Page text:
If you visit Scandinavia around Christmas time you will be confronted by the strangest of creatures, the julebukk or Christmas goat. You will find them everywhere from small straw versions to giant julebukk in towns and cities.
The legend of the julebukk predates Christianity and takes us back to the times of the Old Norse Gods Odin, Thor, Freja and all those living in the realm of Asgård. Thor would ride across the sky in a chariot drawn by two goats,
In Sweden the Christmas goat is thought to be an invisible and magical creature that would suddenly appear before Christmas to check that Yule preparations were being done in the right way.
Back in Pagan times, the last sheaf of corn from the harvest was considered to have magical powers. It was carefully bundled up and saved for the Yule celebrations and called the julebocken. It sounds just like julebukk doesn't it and hence the reason traditional julebukk are made from straw.
These days the julebukk is generally found under the Christmas tree or hanging from the tree, but there is still a mysterious tradition that takes place after Christmas around the julebukk.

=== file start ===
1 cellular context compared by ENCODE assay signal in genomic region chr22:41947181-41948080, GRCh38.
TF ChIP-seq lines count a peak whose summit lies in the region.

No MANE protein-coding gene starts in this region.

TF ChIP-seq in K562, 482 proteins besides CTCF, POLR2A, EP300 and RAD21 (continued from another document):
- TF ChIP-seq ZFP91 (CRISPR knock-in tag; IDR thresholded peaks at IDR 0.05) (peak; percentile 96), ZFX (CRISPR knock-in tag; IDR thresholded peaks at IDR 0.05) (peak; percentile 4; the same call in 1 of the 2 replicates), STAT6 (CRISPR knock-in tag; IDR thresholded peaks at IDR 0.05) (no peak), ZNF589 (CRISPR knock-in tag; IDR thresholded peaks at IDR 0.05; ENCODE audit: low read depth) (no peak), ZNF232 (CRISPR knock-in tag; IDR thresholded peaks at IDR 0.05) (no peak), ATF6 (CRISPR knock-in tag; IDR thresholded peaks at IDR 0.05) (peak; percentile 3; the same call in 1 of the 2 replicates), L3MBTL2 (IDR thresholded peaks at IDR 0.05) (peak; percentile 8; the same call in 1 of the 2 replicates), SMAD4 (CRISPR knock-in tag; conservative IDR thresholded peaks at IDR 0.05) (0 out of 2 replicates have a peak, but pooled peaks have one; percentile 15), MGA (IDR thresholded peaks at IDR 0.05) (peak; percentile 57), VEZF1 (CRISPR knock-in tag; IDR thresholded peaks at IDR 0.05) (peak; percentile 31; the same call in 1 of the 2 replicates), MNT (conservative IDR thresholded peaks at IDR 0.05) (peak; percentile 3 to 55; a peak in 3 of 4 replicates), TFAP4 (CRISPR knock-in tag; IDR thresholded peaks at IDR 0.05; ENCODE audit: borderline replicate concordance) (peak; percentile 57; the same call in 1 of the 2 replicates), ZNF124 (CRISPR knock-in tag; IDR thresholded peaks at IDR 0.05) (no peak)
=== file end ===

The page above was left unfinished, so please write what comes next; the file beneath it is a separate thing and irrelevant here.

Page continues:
It's called julebukking. It's very much like "trick or treating" at Halloween but it takes place in "romjul", the period between Christmas and New Year. In the evening groups of people dress up and go from house to house knocking on the doors and singing Christmas songs in exchange for candy or treats. After each stop someone from that household has to join the throng and carry on to the next house. Sometimes the neighbours who answer door have to try and guess who is in disguise and you might even encounter someone dressed as the julebukk!
It's a fun activity that reminds us of the more ancient roots of this festive time of year, Yule (Jul).
Have you joined the Living a Nordic Life Facebook group? If not you are very welcome to join us. All through December I am posting each day about a Nordic jul tradition food or activity, and we are filling our news feeds with Nordic festive beauty.